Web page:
“Age is rarely kind to anyone. Nothing one can do about it. One just has to get on with it.”
~“The Crown,” Netflix
The scene as Queen Elizabeth looking at a postage stamp with her image on it. She is an older Queen and looks at it and makes this remark.
Where once we were athletes, pains are now more debilitating.
Where once we could pull all-nighters, now we must nap.
Where once we would never capitulate, now it is our first choice, our will weakened.
We sleep like babies, making every few hours to relieve ourselves.
We start to notice the stories about people dying and noticing that our agent theirs are only a few years apart . . . Or that they are younger by only a few years.
We start to wonder what people will say about us or if they will have anything to say about us when we are gone.
Certainly, professionally, we have seen countless people leave our firms and within a short time, people will stop knowing who they are, the stories about them will cease and they will wither away into oblivion.
Our use of her time is meaningful, if not just to ourselves but to others.
We can become old or Elder.
What is an Elder?
In US culture, when people become older, they are referred to as, “elderly.” The association we have with elderly people is that they are old, infirm, physically limited, and perhaps with mental deprecation.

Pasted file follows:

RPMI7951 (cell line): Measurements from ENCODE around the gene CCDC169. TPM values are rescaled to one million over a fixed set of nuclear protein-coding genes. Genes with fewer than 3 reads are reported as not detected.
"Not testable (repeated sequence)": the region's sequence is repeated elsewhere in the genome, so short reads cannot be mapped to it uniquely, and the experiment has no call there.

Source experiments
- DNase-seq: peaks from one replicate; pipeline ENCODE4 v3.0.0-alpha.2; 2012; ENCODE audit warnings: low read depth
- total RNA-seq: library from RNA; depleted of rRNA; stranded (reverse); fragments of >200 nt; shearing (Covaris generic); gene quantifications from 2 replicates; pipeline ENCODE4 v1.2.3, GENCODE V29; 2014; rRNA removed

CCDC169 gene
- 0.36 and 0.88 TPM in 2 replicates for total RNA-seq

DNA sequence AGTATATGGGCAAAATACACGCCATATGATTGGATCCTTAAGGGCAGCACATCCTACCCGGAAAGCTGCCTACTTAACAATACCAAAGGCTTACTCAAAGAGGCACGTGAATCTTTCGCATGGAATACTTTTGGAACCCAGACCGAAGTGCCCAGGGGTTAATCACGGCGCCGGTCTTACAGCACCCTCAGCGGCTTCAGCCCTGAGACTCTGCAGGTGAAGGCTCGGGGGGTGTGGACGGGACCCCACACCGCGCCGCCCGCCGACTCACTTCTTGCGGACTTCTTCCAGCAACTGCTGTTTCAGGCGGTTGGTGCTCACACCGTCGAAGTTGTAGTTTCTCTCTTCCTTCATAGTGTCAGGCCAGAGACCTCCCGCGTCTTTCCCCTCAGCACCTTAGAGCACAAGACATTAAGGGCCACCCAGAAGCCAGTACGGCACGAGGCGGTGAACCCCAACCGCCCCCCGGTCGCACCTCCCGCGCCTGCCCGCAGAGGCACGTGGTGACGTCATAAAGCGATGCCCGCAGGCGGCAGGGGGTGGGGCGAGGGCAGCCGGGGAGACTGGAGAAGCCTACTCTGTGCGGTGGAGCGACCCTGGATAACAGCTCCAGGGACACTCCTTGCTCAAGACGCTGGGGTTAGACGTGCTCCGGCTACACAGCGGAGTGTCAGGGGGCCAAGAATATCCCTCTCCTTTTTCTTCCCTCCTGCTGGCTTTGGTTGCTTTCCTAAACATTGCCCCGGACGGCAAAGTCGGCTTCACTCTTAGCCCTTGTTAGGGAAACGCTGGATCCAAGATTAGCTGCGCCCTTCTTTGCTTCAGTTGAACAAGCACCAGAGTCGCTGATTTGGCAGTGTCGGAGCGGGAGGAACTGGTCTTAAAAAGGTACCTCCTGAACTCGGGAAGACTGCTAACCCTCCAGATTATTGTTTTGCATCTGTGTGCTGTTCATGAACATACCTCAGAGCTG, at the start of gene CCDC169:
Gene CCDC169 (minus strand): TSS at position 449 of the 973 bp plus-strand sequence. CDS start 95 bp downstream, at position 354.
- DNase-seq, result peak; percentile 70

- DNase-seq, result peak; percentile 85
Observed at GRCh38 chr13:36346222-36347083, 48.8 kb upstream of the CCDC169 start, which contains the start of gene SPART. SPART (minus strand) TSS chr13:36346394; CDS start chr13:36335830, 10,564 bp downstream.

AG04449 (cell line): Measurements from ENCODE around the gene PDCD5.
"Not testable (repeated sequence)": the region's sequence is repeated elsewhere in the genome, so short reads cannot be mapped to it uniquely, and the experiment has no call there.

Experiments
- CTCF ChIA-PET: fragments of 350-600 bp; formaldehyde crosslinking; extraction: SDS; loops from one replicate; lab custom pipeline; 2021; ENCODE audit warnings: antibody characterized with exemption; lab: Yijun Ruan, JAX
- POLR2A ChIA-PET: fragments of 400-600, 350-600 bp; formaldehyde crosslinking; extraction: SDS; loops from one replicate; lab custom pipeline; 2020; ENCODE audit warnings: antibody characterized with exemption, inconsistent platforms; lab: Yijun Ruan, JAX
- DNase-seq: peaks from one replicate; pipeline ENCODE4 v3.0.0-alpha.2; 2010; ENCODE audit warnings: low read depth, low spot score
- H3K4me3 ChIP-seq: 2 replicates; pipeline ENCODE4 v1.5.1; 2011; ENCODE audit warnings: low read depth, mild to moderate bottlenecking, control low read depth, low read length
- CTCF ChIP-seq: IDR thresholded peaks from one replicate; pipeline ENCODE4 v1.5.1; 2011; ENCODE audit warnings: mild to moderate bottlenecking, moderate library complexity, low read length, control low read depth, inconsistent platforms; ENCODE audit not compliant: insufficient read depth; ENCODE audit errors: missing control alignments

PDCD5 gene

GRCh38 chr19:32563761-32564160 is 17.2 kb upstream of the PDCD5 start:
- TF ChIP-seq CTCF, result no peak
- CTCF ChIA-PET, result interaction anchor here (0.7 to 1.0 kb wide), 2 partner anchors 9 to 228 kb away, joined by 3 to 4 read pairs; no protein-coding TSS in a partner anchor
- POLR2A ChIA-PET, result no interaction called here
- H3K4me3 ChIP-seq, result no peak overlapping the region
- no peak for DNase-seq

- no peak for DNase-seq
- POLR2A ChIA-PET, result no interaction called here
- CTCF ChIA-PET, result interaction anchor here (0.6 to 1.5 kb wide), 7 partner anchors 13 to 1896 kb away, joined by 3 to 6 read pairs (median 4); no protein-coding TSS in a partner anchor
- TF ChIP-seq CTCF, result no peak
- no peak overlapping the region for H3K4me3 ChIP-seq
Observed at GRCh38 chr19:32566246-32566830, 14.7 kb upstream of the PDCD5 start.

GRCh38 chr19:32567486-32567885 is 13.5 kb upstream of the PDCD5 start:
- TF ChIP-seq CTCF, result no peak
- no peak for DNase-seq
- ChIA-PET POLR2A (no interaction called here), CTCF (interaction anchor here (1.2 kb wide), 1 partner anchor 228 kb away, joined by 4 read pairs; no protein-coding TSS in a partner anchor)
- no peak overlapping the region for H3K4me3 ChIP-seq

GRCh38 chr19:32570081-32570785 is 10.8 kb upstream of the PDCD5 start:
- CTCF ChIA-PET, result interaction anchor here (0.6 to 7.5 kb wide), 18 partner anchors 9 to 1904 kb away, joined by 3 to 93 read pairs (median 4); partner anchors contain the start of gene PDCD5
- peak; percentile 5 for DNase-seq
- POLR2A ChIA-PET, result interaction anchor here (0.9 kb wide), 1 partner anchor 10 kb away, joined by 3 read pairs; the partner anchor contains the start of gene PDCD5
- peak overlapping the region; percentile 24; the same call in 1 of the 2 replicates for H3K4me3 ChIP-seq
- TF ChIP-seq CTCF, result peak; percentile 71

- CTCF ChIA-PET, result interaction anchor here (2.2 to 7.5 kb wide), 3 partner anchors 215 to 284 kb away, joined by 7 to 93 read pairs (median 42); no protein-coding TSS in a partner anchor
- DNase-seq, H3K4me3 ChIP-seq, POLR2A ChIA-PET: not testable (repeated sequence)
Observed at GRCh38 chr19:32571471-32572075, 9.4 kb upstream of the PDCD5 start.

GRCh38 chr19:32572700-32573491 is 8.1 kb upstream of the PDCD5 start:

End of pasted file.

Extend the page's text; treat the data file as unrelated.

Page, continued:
That’s not what an Elder is.
I capitalize the word rather than leave it in lowercase because it’s a position of respect. In tribal cultures, often they were the individuals who first showed gray in their hair and, by having achieved a certain age when so many didn’t, were considered experienced otherwise and able to lead the tribe.
Except for US presidents, when people show gray in US culture, they are judged as being useless, put out to pasture, and otherwise ignored.
Notice the phrase, “put out to pasture.” In animals put out to pasture to graze comfortably. They are no longer expected to work. They are allowed to become sedentary, like pets without a purpose.
For those of us who are older, it is important to have that purpose and meaning. Usually, if we aspire to Eldership, it comes in a relationship with others and our willingness to share what we have learned with them rather than hoard it like a precious jewel.
But after we share our opinions, accepting that it is their choice to decide to accept our ideas. That nonattachment to outcome is important in the role that we play.
Professionally and personally, time runs out for all of us. Sometimes we know when that will happen. Almost always, we lament that is happening too soon.
How do you want to live between now and that inevitable conclusion?
Ⓒ The Big Game Hunter, Inc., Asheville, NC 2021
ABOUT JEFF ALTMAN, THE BIG GAME HUNTER
Jeff Altman, The Big Game Hunter is a career and leadership coach who worked as a recruiter for more than 40 years. He is the host of “No BS Job Search Advice Radio,” the #1 podcast in iTunes for job search with more than 2000 episodes, and is a member of The Forbes Coaches Council.
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